Crankin' Good Fun, Dirt Cheap

Westlake BMX Park

Crankin' Good Fun, Dirt Cheap

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Megan Ault

All about Gallatin Valley BMX and the Westlake BMX Park.

We drove past the bicycle motocross (BMX) track on the way to the grocery store. I saw mounds of dirt, choking summer dust, and a white, paint-chipped shack overlooking what I assumed to be a few trouble-making boys who had nothing better to do than endlessly cruise the track on their bikes. My oldest son, Dylan, then six years old, saw something different. “Hey, mom, pull over please, I want to watch these guys.”

His eyes grew wide when one of the riders popped into the air like ejected toast, clearing the double jump before landing and then rounding a tight curve. Wow. They made it look easy. Maybe it was easy.

The next week Dylan and I took our bikes to the track, him on a heavy little red Diamondback with knobby tires, me on a Kona mountain bike. We perched up at the starting gate, which was higher than it appeared from the car. Dylan took off without looking back. I coasted down cautiously, my hand ready at the brakes, feeling as uncertain as a nun on a Harley. By the time I made it around the track, surviving the 1,000 feet of step-ups, double jumps, berms, triple jumps and the rhythm section, I was further humbled—and not at all convinced this was a safe sport for my six-year-old.

He begged me to take him to a race. The energy at a Gallatin Valley BMX race is electric, even for a mom who is trying to diplomatically talk the sparkle out of her son’s eyes. Riders are grouped into “motos” which are based on age and ability (novice, intermediate, expert). When track director and announcer Kelly Stowell calls a moto into the gate, up to eight riders push their bikes into their assigned lanes, clip shoes into pedals, lift their uniform-clad butts off the seat, and wait for the green light to signal the gate drop.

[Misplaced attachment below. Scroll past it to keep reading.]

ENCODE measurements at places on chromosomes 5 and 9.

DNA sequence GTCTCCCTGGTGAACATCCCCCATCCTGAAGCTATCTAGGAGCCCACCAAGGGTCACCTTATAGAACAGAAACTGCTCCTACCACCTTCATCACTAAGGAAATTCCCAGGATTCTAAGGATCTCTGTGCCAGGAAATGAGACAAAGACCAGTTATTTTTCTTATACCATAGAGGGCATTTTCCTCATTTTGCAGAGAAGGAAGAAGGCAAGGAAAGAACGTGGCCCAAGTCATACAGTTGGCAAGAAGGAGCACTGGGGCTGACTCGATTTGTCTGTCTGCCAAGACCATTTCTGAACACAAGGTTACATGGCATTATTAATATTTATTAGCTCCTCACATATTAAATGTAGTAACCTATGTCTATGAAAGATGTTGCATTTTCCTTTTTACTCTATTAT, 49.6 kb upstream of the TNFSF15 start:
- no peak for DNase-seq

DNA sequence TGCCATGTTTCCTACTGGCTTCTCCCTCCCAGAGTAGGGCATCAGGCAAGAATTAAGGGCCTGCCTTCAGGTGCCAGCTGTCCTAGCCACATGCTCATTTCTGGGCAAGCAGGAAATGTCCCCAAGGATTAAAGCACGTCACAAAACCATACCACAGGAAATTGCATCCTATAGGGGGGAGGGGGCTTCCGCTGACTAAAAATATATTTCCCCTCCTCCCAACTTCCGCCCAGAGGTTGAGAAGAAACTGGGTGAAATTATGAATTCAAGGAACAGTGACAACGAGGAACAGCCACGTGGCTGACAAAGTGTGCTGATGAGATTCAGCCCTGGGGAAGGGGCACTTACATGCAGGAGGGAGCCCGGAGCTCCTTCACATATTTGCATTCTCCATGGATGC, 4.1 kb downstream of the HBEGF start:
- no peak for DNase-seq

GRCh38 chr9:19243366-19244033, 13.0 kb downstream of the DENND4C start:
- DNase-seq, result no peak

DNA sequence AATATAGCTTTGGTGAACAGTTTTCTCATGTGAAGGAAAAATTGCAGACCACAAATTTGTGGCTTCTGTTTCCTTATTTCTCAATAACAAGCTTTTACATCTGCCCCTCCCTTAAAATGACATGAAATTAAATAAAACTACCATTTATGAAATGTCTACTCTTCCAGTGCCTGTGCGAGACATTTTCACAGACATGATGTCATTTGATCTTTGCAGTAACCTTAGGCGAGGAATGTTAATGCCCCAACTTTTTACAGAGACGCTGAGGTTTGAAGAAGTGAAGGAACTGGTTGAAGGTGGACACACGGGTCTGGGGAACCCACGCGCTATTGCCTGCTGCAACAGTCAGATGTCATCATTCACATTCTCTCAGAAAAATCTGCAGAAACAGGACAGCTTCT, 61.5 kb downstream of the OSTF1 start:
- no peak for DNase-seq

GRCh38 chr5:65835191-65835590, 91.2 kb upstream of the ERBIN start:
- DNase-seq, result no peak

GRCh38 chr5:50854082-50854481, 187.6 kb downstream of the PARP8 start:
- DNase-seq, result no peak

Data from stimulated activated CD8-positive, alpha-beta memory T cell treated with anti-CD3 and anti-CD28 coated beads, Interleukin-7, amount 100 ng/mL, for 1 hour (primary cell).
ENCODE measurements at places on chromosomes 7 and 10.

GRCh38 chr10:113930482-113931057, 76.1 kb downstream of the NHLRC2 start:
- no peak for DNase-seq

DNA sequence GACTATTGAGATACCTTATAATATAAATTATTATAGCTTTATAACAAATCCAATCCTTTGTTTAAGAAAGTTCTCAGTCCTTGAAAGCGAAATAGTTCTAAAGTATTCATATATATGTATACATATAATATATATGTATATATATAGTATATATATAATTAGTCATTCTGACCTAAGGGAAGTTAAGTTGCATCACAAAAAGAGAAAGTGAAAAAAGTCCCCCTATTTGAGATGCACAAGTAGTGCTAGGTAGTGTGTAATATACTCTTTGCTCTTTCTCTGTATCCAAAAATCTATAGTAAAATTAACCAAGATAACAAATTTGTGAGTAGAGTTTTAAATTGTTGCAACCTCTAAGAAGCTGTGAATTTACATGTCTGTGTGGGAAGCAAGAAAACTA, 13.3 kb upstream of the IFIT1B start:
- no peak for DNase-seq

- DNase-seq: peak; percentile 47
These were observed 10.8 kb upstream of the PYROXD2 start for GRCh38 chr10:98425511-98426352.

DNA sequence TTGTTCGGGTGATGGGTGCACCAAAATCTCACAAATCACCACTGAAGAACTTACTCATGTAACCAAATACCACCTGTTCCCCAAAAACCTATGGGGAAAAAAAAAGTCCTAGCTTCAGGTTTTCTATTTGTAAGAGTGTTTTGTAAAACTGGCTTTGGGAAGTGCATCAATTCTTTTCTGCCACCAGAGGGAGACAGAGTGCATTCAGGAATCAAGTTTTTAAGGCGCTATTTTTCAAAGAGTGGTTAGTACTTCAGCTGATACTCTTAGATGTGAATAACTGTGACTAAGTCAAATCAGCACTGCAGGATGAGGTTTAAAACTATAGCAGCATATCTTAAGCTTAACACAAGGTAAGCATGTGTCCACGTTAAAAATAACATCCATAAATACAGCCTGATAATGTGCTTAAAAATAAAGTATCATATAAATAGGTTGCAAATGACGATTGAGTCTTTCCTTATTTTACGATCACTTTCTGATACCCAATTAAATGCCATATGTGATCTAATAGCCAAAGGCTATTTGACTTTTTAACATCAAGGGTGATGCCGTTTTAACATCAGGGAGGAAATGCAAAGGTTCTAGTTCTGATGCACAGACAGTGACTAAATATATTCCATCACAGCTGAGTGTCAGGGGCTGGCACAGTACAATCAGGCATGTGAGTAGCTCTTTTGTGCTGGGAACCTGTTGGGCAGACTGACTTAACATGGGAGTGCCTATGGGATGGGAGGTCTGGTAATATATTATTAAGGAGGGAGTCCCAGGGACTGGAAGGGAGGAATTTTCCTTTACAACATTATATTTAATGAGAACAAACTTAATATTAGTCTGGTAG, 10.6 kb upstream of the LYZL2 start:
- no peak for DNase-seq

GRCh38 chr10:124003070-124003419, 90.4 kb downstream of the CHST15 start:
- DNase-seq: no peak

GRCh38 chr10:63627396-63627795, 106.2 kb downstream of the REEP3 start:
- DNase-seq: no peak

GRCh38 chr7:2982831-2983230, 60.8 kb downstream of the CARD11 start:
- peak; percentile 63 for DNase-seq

Stowell is famous for his humorous announcing skills, as well as taking the time to know each rider, which is reflected in the unique racing names he gives each of them. There’s the “Flying Irishman” from Butte America, “Elvis” because he’s always well groomed and the ladies love him, Wrong-way Levi, Trash-talking Toni, Fuzzy, and D-Fresh, to name a few.

“Okay riders, set them up…. Riders ready, watch the light.” The gate released with a crash and hips snapped forward toward handlebars, gravity and a blur of scissoring legs took them down the first hill at impressive speeds.

“Mom, I want to do this,” my son pleaded that first warm evening. After bribing and hauling him to piano and several rounds of swim lessons, how could I squelch such passion?

Now, four years later, I’m glad I didn’t. Since my first introduction to BMX, I’ve learned that the “troublemakers” riding the track encompass riders from two year olds (no lie) to fifty-somethings, whole families who race, including boys, girls, moms, dads, MSU professors, realtors from Big Sky, plumbers, physicians, and even Evil Knievel’s grandkids. The teenagers I saw riding that first day are the same boys who later held Dylan’s seat for him in the starting gate until he learned to balance on his own and have helped change or repair countless popped bike tubes. They make BMX riding look easy because when they’re not at the track in the summer they’re usually traveling to state qualifiers and even national races, dreaming of someday exchanging their “expert” title for “Pro.”

Because BMX racing is about speed and making it to the finish line as fast as you can rather than catching big air (though some of the riders are so accomplished they manage both), it is a separate sport than Freestyle, where riders use BMX bikes to perform tricks. If you’ve driven by the track recently you’ve probably noticed some changes. A freestyle section is being sculpted in next to the racetrack so riders can practice both disciplines, and the City’s master plan for the park includes the eventual addition of picnic tables and a playground.

While some people spend a lot of money on ultra-light bike components and other high-tech racing gear, the only things needed to BMX race is an American Bicycle Association (ABA) temporary or year-long membership, five dollars per race, a bike, long pants, a long-sleeved shirt, and a helmet. A full-face helmet provides better protection than a traditional bike helmet, but isn’t required.

As expected, Dylan has collected a few noteworthy bruises and scrapes over the years, but nothing requiring more than a Band-Aid, sympathy, and a little time. Nothing that has extinguished the sparkle from his eyes for this adrenaline sport. These days I drive him to other Montana dirt piles on summer weekends, like a BMX gypsy mom who’s glad she pulled over to see what was really crankin.’

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